PC: People don’t understand the difference between top down and bottom-up innovation. Top down innovation (like EMV) is slow to take root, extremely expensive and conceived from an industry insider perspective. Bottom-up innovation (like Moneytree) takes advantage of the latest readily available tech (like smartphones, apps, sensors) and imaginatively repurposes existing finance and payments infrastructure (like Internet banking, credit cards, loyalty) to create a polished experience that centers on the user. Both approaches are important, but time again we see large players thinking top down when making apps or services for customers, which results in solutions that few people will ever use. We also see startups thinking too big and running a top down strategy without the customers or resources to make it work. Both mistakes result in what I call empty room syndrome, this is a successfully executed technical solutions that almost no one wants use.
PYMNTS: What person or company do you think “gets” innovation and why – and, conversely, who or what has missed it and why?
PC: Apple is an obvious example of one of our role models. I have heard people refer to it as the world’s biggest startup, and their innovation successes speak for themselves. Most startups that make it big never really understand the innovation process that got them there. Based on observation, Apple has understood the how of innovation and turned it into a repeatable process.
There are lots of examples of companies that do not understand innovation, particularly in the Japanese IT sector. Historically, it was more important to have lots of capital or be part of a particular group than competing on the basis of real innovation. That is why, as a country, we are not a net exporter of software like the U.S. Thankfully that is changing, with a generation of new Japanese startups led by people who have grown up with as much access to the best software in the world as any kid in the U.S. It’s an exciting time to be an active participant in the Japanese startup community.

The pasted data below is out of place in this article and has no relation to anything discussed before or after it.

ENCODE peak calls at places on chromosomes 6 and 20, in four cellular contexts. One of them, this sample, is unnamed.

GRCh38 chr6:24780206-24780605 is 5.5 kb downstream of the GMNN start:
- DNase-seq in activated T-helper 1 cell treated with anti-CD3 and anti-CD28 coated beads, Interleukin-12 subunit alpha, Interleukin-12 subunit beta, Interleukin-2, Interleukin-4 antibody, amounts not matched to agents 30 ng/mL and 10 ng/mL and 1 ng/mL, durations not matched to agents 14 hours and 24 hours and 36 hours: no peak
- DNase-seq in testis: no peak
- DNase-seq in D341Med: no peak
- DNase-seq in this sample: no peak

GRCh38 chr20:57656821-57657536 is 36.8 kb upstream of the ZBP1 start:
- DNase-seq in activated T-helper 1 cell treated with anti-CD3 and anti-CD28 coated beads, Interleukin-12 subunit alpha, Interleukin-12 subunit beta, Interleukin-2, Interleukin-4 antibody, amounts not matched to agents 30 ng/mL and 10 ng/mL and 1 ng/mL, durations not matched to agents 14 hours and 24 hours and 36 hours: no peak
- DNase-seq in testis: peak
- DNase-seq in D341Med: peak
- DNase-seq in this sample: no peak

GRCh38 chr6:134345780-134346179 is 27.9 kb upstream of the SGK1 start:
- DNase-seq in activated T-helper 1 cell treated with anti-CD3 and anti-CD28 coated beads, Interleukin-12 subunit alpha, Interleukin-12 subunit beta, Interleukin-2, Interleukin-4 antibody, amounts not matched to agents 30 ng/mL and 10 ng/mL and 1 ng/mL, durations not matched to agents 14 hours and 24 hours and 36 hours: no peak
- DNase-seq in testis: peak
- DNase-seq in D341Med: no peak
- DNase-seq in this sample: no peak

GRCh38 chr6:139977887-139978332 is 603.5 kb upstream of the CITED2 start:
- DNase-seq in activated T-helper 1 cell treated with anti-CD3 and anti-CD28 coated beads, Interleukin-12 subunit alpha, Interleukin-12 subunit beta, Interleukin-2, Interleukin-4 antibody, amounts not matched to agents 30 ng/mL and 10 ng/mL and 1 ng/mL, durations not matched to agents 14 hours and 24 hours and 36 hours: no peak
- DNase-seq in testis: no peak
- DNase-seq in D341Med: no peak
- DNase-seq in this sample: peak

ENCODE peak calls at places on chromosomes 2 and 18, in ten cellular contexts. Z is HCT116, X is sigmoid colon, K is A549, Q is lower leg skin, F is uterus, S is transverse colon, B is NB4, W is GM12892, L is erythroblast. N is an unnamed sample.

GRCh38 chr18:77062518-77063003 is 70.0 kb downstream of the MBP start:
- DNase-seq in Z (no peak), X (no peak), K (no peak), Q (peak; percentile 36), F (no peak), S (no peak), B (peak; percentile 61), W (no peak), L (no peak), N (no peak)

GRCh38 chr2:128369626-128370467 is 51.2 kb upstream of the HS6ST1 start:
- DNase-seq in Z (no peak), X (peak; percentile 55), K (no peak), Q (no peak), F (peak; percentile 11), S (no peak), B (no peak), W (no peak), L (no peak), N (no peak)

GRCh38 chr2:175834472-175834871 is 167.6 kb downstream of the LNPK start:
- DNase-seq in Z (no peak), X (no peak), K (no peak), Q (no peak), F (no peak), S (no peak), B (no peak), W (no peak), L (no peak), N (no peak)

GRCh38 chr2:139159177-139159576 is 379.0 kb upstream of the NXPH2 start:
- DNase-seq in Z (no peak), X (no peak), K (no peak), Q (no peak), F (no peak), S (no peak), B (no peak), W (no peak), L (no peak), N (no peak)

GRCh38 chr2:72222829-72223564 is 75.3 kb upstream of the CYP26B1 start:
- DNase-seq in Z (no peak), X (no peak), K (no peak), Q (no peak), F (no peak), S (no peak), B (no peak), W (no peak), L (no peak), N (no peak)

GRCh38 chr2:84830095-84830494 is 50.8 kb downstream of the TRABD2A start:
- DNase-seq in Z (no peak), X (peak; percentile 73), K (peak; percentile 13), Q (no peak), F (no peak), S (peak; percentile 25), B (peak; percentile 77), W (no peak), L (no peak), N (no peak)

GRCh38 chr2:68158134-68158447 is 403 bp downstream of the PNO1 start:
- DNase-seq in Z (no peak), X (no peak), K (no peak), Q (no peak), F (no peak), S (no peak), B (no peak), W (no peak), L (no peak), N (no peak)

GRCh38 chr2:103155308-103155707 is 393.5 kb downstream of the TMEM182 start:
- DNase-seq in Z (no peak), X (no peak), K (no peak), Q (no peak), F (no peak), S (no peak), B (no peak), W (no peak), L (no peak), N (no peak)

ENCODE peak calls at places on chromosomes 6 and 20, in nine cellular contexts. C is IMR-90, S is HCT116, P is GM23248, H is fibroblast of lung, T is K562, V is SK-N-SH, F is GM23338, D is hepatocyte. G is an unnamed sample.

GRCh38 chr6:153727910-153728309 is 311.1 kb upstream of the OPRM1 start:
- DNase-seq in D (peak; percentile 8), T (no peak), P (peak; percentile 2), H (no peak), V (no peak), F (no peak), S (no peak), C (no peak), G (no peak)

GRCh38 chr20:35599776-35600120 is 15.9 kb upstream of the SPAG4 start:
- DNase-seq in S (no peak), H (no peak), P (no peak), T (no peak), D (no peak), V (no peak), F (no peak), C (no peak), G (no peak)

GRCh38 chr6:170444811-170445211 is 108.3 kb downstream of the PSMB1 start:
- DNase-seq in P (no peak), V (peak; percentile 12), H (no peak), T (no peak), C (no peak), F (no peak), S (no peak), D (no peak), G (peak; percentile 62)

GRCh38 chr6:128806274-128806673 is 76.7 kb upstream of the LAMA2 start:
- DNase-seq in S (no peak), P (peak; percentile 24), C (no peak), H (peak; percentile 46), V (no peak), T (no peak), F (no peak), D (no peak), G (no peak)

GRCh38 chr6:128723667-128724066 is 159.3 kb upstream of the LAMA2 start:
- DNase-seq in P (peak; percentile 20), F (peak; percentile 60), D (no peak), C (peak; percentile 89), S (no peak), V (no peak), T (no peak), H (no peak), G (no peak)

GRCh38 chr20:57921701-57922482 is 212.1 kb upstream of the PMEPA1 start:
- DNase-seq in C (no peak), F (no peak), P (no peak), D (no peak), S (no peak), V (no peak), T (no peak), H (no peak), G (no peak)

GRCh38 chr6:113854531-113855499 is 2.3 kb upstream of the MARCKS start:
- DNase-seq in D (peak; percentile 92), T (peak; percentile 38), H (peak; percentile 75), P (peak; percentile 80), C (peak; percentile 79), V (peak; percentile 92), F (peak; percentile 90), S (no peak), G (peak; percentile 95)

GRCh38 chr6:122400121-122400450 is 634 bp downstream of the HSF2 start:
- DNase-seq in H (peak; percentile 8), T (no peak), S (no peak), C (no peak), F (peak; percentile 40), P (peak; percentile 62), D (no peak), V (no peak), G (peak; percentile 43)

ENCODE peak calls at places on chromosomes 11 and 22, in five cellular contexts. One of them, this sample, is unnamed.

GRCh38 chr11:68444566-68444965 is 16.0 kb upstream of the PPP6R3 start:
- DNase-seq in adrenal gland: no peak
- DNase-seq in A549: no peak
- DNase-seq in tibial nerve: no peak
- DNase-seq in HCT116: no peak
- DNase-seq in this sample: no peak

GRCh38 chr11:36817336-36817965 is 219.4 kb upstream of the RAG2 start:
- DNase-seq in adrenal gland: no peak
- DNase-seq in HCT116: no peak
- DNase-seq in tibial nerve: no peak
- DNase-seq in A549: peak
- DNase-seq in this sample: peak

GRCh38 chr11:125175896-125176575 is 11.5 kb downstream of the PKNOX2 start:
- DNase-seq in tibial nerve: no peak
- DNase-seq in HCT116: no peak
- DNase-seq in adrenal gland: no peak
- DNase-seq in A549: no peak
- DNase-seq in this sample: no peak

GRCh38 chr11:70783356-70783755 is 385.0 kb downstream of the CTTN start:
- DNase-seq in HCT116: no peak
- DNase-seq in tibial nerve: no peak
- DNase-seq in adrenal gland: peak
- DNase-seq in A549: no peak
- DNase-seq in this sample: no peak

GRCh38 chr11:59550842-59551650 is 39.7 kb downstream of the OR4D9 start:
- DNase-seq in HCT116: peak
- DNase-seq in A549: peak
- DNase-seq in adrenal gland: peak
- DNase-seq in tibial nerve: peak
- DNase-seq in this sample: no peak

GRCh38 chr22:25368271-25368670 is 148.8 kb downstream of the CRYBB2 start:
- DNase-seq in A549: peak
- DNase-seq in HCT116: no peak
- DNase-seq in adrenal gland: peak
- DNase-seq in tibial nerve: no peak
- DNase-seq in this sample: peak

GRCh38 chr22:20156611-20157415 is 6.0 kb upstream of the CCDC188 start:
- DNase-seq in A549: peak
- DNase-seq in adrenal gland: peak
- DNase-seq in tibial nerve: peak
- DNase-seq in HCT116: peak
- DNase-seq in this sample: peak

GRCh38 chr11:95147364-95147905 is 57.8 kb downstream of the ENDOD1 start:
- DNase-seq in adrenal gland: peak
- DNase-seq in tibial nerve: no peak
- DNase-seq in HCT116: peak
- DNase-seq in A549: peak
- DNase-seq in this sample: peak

PYMNTS: What advice would you give a young innovator in this space and why would you tell her to heed it?
PC: What I would say depends on her stage of development. For someone of university age, I recommend gaining exposure to multiple and diverse fields through part-time work, volunteering, community groups and internships. Most innovative ideas are found at the intersection points between fields, so broad range of interests are table stakes. To someone with a few years’ work experience, I strongly recommend developing a sense of taste. Specifically, know what you like and don’t like about all the products, services, media and art you come into contact with. Only by refining your sense of taste will you accumulate enough experience to have insights into what you should make and what you should not make. Being an innovator means being a leader. By acting on insights you’ve had before anyone else, you will be ahead of the curve in your space. Without innovative insights, you are destined to be a follower. This does not mean you will fail in business; reality is much more nuanced. Simply, followers cannot count on innovation as weapon in the struggle for relevance.